I quickly ended up sitting on one of the viewing benches in a room dedicated to Kandinsky, typing on my phone.

Things I have learned in ny.

Read more. Get healthy. Get calm but stay playful.

Create something everyday. Poem, stream of consciousness, article, drawing or narrative.

Find your people. Get close to the action.

Absorb art.  Read More

Post image for Defy mother nature

Mother Nature’s running a trial-and-error business, so sometimes our programming doesn’t make a lot of sense.

We come out of the box tuned for self-preservation and conformity. Not self-expression, not self-actualization, not happiness. But that’s what we want. Our genes want rock-solid, redundant systems for survival, nothing more. We want to have fun and feel good about our lives. Not the same thing!

The bulk of human activity is still driven by our oldest impulses — to secure, to acquire, to indulge, to conquer, and to reproduce these motives in one’s children. They were around when that first fish-monster fin-flopped onto the land and began our extended family, and still sit at the centre of human motivation.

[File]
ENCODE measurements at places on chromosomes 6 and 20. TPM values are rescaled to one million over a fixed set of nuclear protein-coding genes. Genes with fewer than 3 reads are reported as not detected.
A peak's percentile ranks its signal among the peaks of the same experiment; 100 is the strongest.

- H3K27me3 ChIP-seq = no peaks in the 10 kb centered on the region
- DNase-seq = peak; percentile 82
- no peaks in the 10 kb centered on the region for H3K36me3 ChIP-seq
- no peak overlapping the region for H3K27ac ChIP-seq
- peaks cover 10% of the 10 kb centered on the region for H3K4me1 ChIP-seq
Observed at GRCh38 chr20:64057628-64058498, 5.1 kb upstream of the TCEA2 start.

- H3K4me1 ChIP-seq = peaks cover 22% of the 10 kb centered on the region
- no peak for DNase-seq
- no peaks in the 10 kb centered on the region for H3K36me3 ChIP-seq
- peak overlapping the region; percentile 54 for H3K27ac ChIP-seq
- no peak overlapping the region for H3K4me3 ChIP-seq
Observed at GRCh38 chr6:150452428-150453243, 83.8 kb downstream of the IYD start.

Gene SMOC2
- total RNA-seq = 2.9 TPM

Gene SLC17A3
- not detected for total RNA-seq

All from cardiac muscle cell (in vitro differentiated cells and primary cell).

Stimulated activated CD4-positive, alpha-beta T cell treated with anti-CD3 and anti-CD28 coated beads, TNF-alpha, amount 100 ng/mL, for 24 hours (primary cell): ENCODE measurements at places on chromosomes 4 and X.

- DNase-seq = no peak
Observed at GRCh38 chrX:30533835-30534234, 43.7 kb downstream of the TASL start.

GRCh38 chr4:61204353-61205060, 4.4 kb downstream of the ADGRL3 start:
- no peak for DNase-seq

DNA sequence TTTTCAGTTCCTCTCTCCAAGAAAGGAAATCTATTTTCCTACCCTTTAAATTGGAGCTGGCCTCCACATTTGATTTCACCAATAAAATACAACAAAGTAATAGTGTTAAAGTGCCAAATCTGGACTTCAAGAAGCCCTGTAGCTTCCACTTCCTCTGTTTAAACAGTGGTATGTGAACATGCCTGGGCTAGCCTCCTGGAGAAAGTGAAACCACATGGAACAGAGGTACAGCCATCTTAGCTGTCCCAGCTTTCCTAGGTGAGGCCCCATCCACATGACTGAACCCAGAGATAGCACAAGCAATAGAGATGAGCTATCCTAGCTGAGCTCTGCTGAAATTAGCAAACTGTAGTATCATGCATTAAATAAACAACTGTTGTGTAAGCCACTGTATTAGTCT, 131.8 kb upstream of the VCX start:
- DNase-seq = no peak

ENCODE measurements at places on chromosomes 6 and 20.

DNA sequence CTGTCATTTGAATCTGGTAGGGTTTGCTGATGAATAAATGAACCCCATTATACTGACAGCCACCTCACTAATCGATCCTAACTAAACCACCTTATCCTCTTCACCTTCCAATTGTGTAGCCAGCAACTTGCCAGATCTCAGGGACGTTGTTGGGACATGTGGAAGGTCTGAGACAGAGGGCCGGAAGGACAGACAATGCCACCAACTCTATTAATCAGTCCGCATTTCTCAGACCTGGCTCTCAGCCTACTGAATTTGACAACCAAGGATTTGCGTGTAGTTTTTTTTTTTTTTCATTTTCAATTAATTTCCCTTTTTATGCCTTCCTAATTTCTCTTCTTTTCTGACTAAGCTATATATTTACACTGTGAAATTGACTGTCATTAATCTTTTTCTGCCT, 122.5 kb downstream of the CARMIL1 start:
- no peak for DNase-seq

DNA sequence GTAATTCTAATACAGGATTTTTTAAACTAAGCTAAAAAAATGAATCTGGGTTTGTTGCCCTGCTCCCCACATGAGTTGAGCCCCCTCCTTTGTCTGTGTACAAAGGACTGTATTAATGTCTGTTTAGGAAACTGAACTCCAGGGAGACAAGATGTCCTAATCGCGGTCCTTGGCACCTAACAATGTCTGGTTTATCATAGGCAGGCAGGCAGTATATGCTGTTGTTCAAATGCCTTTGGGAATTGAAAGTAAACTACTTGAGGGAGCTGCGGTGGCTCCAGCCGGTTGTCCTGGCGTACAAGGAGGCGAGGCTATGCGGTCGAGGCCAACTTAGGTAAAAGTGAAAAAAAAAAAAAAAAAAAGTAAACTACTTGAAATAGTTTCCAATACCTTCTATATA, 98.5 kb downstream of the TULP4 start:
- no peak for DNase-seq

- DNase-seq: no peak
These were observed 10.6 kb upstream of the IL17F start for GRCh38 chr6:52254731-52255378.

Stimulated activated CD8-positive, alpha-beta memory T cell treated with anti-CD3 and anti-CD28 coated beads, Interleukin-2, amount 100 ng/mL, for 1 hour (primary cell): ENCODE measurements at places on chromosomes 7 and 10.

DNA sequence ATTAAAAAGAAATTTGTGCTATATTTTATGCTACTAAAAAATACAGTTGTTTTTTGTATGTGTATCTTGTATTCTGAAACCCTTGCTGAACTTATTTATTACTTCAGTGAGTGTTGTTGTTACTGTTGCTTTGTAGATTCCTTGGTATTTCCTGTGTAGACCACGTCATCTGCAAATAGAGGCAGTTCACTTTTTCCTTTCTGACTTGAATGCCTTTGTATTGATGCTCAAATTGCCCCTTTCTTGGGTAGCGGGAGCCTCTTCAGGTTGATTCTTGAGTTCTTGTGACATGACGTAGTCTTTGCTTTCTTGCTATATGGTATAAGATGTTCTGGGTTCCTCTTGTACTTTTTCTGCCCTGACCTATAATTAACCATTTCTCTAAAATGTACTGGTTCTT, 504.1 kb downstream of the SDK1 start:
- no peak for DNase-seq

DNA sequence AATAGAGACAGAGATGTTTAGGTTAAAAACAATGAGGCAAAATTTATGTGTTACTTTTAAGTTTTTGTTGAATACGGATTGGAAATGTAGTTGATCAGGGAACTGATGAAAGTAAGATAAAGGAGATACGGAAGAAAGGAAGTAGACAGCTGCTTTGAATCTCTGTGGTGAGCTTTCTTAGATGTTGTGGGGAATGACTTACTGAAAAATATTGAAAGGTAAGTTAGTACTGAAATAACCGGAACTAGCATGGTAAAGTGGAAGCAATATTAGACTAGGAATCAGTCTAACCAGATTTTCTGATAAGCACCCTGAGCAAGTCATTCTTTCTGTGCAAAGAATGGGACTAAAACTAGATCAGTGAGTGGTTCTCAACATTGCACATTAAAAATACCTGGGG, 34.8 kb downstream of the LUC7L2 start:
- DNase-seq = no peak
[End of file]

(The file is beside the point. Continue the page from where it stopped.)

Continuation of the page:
But we’re quite far along from that now, and while we’ve developed some great new tricks and some new desires, it’s all built on the same bedrock of high-strung survival impulses that kept sea creatures flourishing hundreds of millions of years ago.

So by now, for humans, the basic survival motives are still prominent in our consciousness. You feel their influence whenever you sense a mannequin’s presence, or when weird people get into the elevator with you.

They come in a thousand forms and the reactions they create are all quite normal and quite unconscious. But because they’re normal, they’re generally unquestioned, and because they’re unconscious they can be really destructive. Nearly every instance of conflict you read about in your newspaper is somebody’s base motives leading them to create trouble for themselves or others. Read More

Post image for 5 things that always work and don’t cost anything

Most things don’t work. Ever since my early twenties when I found myself inexplicably unhappy, I’ve been looking for things that work. Resolutions and experiments. Things to do.